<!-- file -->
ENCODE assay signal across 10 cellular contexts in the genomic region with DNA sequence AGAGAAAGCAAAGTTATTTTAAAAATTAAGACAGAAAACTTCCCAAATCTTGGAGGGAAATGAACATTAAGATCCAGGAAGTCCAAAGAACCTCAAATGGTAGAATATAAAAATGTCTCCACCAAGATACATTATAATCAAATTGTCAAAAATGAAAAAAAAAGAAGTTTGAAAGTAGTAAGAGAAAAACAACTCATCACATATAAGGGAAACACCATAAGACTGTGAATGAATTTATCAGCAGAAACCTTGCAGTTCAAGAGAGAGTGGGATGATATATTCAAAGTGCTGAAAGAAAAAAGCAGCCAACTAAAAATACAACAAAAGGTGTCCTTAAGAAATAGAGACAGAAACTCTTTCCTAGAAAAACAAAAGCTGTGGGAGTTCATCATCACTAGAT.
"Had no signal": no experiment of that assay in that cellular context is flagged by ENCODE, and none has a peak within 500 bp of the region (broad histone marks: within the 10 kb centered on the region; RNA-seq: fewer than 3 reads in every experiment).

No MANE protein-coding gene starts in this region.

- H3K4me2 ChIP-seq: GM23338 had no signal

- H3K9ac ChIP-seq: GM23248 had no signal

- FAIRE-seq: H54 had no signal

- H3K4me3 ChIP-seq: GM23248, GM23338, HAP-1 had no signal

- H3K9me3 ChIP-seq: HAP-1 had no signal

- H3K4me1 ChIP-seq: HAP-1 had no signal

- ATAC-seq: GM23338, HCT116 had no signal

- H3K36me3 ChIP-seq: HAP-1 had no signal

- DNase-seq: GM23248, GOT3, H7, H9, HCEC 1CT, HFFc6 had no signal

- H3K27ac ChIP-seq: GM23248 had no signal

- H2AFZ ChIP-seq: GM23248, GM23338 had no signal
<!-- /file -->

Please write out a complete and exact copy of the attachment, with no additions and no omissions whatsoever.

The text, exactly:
ENCODE assay signal across 10 cellular contexts in the genomic region with DNA sequence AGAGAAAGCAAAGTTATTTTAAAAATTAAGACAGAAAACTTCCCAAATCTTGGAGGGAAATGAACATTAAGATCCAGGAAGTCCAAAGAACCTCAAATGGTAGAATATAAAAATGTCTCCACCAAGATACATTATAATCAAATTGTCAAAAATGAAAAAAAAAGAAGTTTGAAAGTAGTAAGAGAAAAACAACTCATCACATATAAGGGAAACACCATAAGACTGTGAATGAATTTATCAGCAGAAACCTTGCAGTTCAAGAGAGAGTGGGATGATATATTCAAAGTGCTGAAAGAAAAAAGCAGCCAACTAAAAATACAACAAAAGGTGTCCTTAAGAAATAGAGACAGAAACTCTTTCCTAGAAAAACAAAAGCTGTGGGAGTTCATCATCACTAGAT.
"Had no signal": no experiment of that assay in that cellular context is flagged by ENCODE, and none has a peak within 500 bp of the region (broad histone marks: within the 10 kb centered on the region; RNA-seq: fewer than 3 reads in every experiment).

No MANE protein-coding gene starts in this region.

- H3K4me2 ChIP-seq: GM23338 had no signal

- H3K9ac ChIP-seq: GM23248 had no signal

- FAIRE-seq: H54 had no signal

- H3K4me3 ChIP-seq: GM23248, GM23338, HAP-1 had no signal

- H3K9me3 ChIP-seq: HAP-1 had no signal

- H3K4me1 ChIP-seq: HAP-1 had no signal

- ATAC-seq: GM23338, HCT116 had no signal

- H3K36me3 ChIP-seq: HAP-1 had no signal

- DNase-seq: GM23248, GOT3, H7, H9, HCEC 1CT, HFFc6 had no signal

- H3K27ac ChIP-seq: GM23248 had no signal

- H2AFZ ChIP-seq: GM23248, GM23338 had no signal